Mobile plan deals with "unlimited" calls have long been a feature of the postpaid contract market, but they're now becoming increasingly common for no-contract prepaid deals as well. Which ones actually offer good value?
In recent weeks, we've seen newly-launched "unlimited" prepaid plans from Vodafone and Amaysim joining existing deals from Optus' various brands. While those plans are in fact anything but "unlimited" -- you can't make international calls on them for starters -- they do offer the potential to make lots of calls without being tied into a contract.
The details vary slightly, but a prepaid package of this type generally includes as many calls as you want to any landline or mobile number in Australian, texts within Australia and some sort of download allowance. The expiry period is usually 30 days (apart from Optus' $2 days deal). Voicemail, international calls and texts normally aren't covered, and 13 and 1800 numbers are typically an extra charge. Most plans let you use the credit value of the plan towards those options; those from Amaysim and Boost don't.
On plans using Optus' network, unlimited data usage for Facebook, Twitter, LinkedIn, Foursquare, MySpace and eBay is included; on Vodafone, Facebook, Twitter, LinkedIn, FourSquare and MySpace are free.
Many postpaid unlimited plans have a similar set of options. The obvious difference is that you won't be tied to a long-term contract with a prepaid deal. Conversely, you'll have to bring your own phone, and activating options such as overseas roaming will be trickier.
As with any mobile phone deal, you need to know your own usage habits before signing up. If you're not a heavy phone user, then going for one of these deals might actually mean you spend more money than a more conventional pay-as-you-go plan, or one with a longer expiry period. Don't be seduced by the "limitless" terminology and the idea that it's convenient into paying more than you need to. Also check on network coverage where you live: a limitless deal isn't much good if your phone never has any reception. (Note that Telstra doesn't offer any prepaid unlimited options.)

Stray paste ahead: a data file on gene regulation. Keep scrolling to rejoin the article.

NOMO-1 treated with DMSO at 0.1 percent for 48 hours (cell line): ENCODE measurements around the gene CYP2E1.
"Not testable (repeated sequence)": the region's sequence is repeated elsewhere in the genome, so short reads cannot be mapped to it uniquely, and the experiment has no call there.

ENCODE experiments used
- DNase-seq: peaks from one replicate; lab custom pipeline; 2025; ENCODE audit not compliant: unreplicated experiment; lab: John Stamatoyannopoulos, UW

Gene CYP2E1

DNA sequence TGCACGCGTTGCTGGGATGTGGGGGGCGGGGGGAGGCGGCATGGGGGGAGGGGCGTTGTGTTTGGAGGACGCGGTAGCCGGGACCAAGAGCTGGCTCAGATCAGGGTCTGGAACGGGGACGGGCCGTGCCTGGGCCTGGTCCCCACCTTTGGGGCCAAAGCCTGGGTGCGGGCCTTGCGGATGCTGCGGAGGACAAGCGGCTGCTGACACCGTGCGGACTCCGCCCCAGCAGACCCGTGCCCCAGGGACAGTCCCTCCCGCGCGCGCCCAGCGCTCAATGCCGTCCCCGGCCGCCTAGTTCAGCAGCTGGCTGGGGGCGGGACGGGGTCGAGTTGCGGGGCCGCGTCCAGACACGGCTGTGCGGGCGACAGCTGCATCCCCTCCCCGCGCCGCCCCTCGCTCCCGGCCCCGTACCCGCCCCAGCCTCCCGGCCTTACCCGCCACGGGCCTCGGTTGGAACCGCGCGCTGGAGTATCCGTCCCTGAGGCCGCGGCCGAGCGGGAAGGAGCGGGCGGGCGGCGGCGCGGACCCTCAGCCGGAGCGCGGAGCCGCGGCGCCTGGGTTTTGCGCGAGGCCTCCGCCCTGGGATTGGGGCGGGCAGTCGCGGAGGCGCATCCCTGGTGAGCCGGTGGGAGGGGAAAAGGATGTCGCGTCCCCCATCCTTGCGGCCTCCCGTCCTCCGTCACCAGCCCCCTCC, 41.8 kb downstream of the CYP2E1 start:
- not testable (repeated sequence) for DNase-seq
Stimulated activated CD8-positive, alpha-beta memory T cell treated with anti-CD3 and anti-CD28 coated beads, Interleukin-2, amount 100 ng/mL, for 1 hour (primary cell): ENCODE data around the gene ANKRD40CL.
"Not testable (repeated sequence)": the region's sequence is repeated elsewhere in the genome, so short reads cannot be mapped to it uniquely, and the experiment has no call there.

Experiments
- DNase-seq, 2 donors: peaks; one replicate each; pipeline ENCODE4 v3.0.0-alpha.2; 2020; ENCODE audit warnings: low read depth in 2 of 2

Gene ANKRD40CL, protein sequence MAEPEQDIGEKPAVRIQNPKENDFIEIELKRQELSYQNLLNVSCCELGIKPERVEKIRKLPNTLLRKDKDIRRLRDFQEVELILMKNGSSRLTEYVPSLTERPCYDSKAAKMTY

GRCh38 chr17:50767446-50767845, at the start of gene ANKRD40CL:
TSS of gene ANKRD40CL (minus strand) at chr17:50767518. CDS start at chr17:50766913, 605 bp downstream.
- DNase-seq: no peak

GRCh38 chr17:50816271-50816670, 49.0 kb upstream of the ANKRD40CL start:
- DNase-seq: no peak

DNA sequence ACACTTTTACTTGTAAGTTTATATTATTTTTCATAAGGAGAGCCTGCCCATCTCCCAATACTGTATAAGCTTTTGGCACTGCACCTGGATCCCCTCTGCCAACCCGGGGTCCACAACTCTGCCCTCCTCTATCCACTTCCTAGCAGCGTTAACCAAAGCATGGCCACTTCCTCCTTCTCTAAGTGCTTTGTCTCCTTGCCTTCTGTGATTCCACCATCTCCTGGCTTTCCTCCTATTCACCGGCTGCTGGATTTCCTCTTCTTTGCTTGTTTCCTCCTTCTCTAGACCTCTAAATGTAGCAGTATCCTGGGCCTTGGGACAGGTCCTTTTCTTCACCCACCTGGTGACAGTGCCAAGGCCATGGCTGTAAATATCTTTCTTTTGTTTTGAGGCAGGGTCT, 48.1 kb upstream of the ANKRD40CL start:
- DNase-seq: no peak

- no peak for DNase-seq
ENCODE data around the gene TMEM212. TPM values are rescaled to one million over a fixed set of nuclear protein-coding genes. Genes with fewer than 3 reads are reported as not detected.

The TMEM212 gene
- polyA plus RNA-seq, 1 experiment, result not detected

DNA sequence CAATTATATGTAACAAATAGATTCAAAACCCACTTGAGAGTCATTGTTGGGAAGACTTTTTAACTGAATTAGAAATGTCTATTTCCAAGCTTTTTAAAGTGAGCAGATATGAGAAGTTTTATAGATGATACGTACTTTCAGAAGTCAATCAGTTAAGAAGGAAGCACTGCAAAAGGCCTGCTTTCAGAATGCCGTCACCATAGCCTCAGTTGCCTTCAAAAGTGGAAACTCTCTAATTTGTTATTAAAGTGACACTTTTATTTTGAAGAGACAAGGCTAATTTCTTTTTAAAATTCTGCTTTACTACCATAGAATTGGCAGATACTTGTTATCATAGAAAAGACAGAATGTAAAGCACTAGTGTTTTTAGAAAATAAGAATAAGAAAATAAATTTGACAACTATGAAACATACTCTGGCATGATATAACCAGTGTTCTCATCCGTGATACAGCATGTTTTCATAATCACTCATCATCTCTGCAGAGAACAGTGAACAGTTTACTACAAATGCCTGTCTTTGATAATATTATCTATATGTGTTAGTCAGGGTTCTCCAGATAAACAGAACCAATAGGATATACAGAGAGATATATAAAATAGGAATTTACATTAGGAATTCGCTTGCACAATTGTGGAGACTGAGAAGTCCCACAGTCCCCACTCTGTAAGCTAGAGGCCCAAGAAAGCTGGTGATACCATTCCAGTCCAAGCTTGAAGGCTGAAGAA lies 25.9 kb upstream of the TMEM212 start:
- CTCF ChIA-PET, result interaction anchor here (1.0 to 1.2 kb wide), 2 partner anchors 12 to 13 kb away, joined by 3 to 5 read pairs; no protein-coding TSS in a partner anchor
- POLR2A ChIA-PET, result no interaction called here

- Monthly cost: $39.90
- Network: Optus
- Notable features: Includes 4GB of data; excess data is 5 cents/megabyte or $9.90 for a 1GB block. Australian MMS and voicemail access also included as free.
- Comments: Given the high download allowance and cheap (by mobile standards) excess charges, this is worth considering if much of your usage will be online. If you do want to use non-standard options such as international calls a lot, the lack of any included credit could be an issue.
- Monthly cost: $40
- Network: Optus
- Notable features: Includes 3GB of data.
- Comments: A similar offering to the Amaysim bundle, but with slightly less data. Excess data is charged at a rather less reasonable $2 per megabyte.
- Monthly cost: $50, $70, $100
- Network: Optus
- Notable features: $50 includes 3GB of data; $70 includes 4GB; $100 includes 5GB. Each cap also includes the named amount as value for non-free calls (ie you get $50 general credit on the $50 plan).
- Comments: If you expect to make occasional international calls, these plans could be worth considering. If your main concern is Australian calls, Boost and Amaysim offer better value on the same network. Excess data is an expensive $2 per MB.
- Cost: $2 per day
- Network: Optus
- Notable features: Daily charge of $2 allows unlimited data access, and calls and texts to any network.
- Comments: The $2 Days plan uses an unusual model, where no charges apply unless you actually use the phone. A month of access on this plan would cost $60; unless you're using several gigabytes of data on your phone, there are cheaper deals available with similar features. If your phone is not in regular use, it's a stronger contender.
- Monthly cost: $35, $55
- Network: Vodafone
- Notable features: On the $35 plan, there's 250MB of data, and calls are only free between 7pm and 7am. The $55 plan drops the time limit and offers 1GB of data. Both include the 'face value' of the plan as additional credit. Excess data is 50 cents per megabyte.
- Comments: The $35 plan seems poor value; for $5 a month more, you can dump the time restrictions on other networks and get more data as well. Vodafone's network woes have made it a less than popular choice with many Lifehacker readers.
Given Vodafone's pricier offering, this does seem predominantly an Optus-driven market. If you don't need to make calls outside Australia and want a healthy data allowance, the Amaysim plan is hard to beat. If you do want credit for occasional use in other contexts, the $50 Optus cap is worth considering. For most people, the $2 Days deal won't be great value, but if you (for instance) travel overseas very regularly and use a different phone when you do, it might offer some value.
Know of another prepaid "unlimited" deal we've missed? (Note that free calls only to the same network are a different category.) Have your own strategy for getting better value from prepaid? Tell us in the comments.